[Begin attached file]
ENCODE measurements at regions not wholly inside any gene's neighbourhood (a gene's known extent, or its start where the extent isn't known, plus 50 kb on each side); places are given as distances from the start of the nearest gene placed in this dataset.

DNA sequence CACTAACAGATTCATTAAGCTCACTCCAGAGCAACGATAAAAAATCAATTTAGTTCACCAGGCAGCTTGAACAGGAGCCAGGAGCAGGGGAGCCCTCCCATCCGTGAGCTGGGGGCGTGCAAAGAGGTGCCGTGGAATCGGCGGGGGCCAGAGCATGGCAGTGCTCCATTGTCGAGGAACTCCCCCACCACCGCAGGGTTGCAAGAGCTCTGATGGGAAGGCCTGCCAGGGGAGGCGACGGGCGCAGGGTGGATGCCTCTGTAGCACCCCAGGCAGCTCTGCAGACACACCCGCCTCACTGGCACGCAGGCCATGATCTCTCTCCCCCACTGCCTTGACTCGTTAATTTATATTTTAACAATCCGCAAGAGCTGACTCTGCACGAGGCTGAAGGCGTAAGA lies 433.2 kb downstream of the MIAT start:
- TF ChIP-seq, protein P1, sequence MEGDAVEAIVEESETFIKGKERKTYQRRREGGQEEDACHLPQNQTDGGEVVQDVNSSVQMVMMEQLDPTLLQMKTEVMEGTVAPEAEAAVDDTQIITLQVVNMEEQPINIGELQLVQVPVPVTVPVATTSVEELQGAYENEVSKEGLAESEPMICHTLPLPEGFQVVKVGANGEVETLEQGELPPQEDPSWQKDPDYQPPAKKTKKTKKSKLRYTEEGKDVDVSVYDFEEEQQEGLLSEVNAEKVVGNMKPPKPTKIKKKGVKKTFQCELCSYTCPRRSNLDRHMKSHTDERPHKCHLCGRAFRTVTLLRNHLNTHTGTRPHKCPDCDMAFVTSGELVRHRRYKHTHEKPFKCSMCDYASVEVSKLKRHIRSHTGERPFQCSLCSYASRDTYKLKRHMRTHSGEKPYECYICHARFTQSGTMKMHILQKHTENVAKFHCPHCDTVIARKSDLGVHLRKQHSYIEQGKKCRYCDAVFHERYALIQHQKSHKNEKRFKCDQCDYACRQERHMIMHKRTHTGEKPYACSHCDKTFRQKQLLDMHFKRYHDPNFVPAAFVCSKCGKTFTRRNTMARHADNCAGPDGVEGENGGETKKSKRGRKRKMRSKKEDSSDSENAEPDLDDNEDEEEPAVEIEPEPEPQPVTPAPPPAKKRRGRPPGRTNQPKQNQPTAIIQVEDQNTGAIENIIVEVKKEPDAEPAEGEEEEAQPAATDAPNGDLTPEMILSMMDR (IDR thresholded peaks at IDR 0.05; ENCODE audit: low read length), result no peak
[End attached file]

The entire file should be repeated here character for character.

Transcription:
ENCODE measurements at regions not wholly inside any gene's neighbourhood (a gene's known extent, or its start where the extent isn't known, plus 50 kb on each side); places are given as distances from the start of the nearest gene placed in this dataset.

DNA sequence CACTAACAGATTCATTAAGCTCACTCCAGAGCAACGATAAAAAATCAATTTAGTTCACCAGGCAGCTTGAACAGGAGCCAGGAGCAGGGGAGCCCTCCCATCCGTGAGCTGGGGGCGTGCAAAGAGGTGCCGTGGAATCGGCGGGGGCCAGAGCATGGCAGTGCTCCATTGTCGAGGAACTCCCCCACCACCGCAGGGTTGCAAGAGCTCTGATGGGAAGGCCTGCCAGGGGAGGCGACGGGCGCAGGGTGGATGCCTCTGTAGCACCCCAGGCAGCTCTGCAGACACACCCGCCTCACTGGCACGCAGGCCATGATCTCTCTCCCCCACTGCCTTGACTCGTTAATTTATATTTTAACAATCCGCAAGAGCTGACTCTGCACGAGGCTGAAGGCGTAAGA lies 433.2 kb downstream of the MIAT start:
- TF ChIP-seq, protein P1, sequence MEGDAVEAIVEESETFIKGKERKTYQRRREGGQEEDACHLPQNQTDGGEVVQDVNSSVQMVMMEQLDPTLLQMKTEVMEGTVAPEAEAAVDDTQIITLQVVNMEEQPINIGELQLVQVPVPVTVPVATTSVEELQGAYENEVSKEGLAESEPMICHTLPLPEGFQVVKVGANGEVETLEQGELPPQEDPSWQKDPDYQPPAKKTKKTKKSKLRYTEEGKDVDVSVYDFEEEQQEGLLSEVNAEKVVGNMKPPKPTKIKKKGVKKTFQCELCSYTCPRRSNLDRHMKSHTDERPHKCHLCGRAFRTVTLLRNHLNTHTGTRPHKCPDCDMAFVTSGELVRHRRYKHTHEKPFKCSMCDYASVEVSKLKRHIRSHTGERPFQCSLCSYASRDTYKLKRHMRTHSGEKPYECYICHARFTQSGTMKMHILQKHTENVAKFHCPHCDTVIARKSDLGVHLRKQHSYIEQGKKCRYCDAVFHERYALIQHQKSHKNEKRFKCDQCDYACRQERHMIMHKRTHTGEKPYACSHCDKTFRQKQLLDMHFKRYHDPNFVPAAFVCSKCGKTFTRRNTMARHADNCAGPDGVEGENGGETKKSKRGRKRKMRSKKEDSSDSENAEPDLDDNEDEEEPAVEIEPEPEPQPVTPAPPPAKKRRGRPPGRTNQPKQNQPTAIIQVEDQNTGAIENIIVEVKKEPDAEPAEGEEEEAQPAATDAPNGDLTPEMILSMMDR (IDR thresholded peaks at IDR 0.05; ENCODE audit: low read length), result no peak